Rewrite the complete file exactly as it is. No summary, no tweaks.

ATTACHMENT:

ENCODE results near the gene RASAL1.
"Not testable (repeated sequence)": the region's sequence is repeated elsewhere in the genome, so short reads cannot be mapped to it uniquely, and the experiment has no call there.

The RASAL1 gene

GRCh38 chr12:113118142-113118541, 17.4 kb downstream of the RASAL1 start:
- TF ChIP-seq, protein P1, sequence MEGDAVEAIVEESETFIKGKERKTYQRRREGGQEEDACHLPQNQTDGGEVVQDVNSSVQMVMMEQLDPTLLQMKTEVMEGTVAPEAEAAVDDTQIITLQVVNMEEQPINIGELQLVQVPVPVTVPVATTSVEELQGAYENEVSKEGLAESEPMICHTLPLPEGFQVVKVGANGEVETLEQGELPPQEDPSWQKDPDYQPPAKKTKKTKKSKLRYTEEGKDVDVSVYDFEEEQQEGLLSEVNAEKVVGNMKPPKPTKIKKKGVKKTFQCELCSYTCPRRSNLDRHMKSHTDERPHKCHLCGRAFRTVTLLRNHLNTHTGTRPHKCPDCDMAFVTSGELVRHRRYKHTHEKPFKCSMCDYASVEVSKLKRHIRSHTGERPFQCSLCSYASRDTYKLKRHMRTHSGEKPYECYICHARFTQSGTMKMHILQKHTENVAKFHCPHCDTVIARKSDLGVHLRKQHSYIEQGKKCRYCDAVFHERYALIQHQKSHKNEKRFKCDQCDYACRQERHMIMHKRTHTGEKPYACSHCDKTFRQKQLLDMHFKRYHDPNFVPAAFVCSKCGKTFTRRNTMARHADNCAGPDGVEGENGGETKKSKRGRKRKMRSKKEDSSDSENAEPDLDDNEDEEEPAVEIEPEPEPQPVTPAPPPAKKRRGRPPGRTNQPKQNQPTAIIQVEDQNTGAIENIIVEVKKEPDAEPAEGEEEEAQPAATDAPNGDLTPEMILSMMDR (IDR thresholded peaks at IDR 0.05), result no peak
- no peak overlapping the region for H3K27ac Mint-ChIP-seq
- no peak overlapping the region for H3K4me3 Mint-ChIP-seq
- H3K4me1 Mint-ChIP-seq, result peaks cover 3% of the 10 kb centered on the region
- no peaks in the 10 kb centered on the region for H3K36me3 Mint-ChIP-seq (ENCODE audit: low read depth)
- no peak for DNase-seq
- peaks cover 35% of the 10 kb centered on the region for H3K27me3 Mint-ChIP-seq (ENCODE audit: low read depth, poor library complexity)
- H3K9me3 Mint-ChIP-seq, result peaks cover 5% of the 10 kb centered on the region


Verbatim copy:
ENCODE results near the gene RASAL1.
"Not testable (repeated sequence)": the region's sequence is repeated elsewhere in the genome, so short reads cannot be mapped to it uniquely, and the experiment has no call there.

The RASAL1 gene

GRCh38 chr12:113118142-113118541, 17.4 kb downstream of the RASAL1 start:
- TF ChIP-seq, protein P1, sequence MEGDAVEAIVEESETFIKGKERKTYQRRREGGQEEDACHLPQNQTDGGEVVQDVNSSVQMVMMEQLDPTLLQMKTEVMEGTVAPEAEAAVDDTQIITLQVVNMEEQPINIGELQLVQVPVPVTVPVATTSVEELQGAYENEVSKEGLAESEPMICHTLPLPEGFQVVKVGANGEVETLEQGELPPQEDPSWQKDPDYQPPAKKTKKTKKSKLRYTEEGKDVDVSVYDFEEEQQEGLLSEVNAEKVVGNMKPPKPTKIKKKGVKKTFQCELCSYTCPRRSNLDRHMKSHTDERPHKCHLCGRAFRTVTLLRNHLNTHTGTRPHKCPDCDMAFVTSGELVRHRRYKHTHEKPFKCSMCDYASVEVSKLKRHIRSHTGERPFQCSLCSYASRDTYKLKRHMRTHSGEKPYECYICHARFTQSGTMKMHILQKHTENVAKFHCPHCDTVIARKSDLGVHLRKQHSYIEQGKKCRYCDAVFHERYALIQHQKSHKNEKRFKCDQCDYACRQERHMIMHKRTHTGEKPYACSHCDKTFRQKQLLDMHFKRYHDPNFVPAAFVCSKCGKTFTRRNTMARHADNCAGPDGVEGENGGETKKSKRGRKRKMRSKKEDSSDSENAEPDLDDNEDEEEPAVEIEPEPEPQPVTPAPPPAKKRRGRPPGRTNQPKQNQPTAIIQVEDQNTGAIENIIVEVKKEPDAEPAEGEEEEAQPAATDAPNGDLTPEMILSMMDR (IDR thresholded peaks at IDR 0.05), result no peak
- no peak overlapping the region for H3K27ac Mint-ChIP-seq
- no peak overlapping the region for H3K4me3 Mint-ChIP-seq
- H3K4me1 Mint-ChIP-seq, result peaks cover 3% of the 10 kb centered on the region
- no peaks in the 10 kb centered on the region for H3K36me3 Mint-ChIP-seq (ENCODE audit: low read depth)
- no peak for DNase-seq
- peaks cover 35% of the 10 kb centered on the region for H3K27me3 Mint-ChIP-seq (ENCODE audit: low read depth, poor library complexity)
- H3K9me3 Mint-ChIP-seq, result peaks cover 5% of the 10 kb centered on the region